Skin swabbing could be useful in detecting Covid-19, research suggests


Simple skin swabbing could be useful in helping to help detect Covid-19, new research suggests.

Chemists at the University of Surrey found that people infected with the virus appear to have lower lipid levels in the natural oils that coat the surface of their skin.

The most widely used approach to detecting Covid-19 requires a polymerase chain reaction (PCR) test, which involves taking a swab of the back of the throat and far inside the nose.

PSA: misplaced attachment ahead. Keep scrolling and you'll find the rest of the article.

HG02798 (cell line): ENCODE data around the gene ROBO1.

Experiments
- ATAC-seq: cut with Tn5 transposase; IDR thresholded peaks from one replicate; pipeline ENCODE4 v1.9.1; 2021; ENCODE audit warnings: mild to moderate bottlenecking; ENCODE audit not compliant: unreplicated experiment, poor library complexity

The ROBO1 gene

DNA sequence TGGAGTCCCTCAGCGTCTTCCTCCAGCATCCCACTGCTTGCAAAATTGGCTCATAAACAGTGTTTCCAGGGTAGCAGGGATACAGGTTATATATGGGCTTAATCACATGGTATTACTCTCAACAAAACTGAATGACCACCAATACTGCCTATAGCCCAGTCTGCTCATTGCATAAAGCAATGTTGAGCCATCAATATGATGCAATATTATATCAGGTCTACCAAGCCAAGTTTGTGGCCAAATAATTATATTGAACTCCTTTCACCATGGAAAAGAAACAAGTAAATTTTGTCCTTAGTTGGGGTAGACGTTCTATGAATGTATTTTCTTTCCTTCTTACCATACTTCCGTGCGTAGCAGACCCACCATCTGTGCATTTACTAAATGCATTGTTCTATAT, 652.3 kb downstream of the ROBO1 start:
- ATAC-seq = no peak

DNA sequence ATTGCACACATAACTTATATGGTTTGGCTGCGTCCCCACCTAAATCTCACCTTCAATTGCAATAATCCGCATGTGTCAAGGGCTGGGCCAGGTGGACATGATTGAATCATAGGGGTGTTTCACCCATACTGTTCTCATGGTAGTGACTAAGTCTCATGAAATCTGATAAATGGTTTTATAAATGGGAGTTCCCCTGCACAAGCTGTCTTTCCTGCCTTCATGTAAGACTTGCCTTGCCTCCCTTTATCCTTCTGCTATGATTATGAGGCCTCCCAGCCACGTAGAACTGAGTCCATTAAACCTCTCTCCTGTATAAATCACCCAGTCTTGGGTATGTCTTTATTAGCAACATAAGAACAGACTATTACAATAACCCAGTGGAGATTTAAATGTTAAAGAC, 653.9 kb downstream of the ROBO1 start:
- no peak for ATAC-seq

This type of invasive testing can return incorrect results if not carried out properly, leading to false negatives in some cases.

Scientists hope non-invasive skin swab samples could be used to offer a quick and easy alternative to the PCR tests.

As part of the Surrey study, which was conducted alongside Frimley NHS Trust and the universities of Manchester and Leicester, researchers collect sebum samples from 67 hospitalised patients – 30 who had tested positive for Covid-19 and 37 who had tested negative.

Sebum is an oily, waxy substance produced by microscopic glands in the skin and is particularly abundant on the face, neck or back.



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